Can anyone please explain to me how it’s possible for HCS to create a annual budget without already knowing how much it costs to operate a school? This data, which Dr. Richardson claimed he would find and post on the web on June 14th, which he promised Dr. Robinson he would provide on June 2nd, cannot be that hard to come up with.
There is no justification for why this wasn’t included in the demographer’s report to begin with. There is further no justification for not having already provided it as it has been the single most requested piece of information at these meetings.
The only reason it hasn’t been provided yet is because Dr. Richardson either already knows or suspects that it would contradict his claim that closing schools will save $2 million a year.
They have finally provided specific numbers concerning the previous consolidations of Morris/West Huntsville, Westlawn/Stone, University Place/Terry Heights, Blossomwood/East Clinton, MLK/Lincoln on the HCS website. This document was faxed from KyleKoski on June 15, 2011 at 10:09am. Hopefully Richardson will take a moment to actually explain these numbers tonight. Since Richardson had these numbers before the last meeting, I wonder why he decided not to discuss them at the meeting?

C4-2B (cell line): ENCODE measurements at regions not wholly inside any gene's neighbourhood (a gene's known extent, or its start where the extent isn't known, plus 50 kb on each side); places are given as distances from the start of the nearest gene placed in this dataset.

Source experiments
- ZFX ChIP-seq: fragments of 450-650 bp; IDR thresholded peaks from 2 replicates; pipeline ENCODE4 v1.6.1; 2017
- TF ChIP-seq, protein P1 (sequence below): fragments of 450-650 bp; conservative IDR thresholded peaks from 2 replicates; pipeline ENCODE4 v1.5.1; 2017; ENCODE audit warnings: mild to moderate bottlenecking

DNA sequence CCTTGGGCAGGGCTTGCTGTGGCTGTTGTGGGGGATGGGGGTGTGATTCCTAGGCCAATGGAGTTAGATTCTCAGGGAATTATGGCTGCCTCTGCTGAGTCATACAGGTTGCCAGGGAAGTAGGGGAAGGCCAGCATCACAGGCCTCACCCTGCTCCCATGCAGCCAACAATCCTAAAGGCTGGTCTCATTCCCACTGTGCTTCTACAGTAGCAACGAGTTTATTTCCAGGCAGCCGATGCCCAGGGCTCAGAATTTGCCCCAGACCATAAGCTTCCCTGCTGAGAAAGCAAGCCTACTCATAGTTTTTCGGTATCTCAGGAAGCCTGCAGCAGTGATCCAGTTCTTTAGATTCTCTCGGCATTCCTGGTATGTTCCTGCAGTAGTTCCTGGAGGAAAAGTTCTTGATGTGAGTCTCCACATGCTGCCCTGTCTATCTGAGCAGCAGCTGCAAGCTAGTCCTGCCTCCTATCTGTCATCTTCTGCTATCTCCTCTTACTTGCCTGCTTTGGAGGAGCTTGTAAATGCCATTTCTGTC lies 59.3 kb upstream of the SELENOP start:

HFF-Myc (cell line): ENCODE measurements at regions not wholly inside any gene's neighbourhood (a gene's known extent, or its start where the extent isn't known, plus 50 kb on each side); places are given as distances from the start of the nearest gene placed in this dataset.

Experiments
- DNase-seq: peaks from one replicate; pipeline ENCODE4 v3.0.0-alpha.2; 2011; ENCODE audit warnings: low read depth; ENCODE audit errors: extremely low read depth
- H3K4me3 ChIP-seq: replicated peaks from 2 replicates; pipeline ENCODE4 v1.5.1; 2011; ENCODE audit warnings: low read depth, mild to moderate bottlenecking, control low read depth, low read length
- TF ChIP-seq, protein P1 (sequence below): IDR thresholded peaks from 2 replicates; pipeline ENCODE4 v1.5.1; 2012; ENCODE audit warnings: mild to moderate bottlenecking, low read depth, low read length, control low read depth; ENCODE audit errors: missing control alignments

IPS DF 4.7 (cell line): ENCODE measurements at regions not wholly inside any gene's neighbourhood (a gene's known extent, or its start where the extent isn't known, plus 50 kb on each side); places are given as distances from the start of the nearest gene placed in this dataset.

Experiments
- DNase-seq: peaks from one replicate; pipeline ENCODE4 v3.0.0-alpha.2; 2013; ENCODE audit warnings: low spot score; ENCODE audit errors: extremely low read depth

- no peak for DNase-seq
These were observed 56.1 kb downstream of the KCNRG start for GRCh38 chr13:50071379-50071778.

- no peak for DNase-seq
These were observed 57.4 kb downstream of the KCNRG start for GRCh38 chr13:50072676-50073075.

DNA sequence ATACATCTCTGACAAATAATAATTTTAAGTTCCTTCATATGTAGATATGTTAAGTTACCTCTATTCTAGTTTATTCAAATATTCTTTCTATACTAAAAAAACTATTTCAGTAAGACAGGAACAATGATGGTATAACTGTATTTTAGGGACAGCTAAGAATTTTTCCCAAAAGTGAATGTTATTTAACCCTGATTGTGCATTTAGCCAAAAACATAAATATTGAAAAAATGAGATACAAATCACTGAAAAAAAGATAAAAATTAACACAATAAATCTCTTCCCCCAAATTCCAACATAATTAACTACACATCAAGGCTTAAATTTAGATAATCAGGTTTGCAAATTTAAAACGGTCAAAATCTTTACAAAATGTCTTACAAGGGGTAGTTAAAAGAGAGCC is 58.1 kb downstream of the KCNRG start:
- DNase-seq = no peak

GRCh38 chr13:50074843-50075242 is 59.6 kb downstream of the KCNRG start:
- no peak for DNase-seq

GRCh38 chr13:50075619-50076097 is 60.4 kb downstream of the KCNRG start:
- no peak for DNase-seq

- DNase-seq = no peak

- Q: Where is the actual financial analysis?
- A: Richardson evaded the question by responding that “in July the board will look at some revised data.” He again stressed that the financial problem is the reason we are having these discussions, but he refuses to provide specific data, and even his numbers continue to change.
To the most commonly asked question, Dr. Richardson, Dr. Wilson, and Dr. Moore have no response.
- Q: A New Century parent made a statement about the difficulty moving New Century from it’s current location to Lee High School would have upon the ROTC students attempting to complete their work.
- A: Dr. Richardson sings the praises of ROTC and claims he supports them, but states that as Columbia is “overcrowded” the move needs to happen. He concludes that “there’s never a good time to move a program.”
To this heartfelt response, the crowd erupted in disapproval. Richardson ignored complaints that Columbia was actually built for New Century, by saying, “we’re not here to debate.”
Really, Dr. Richardson, if we’re not here to debate the pros and overwhelming cons of this haphazard recommendation, then exactly why are we here?
- Q: Where will Butler students be moved?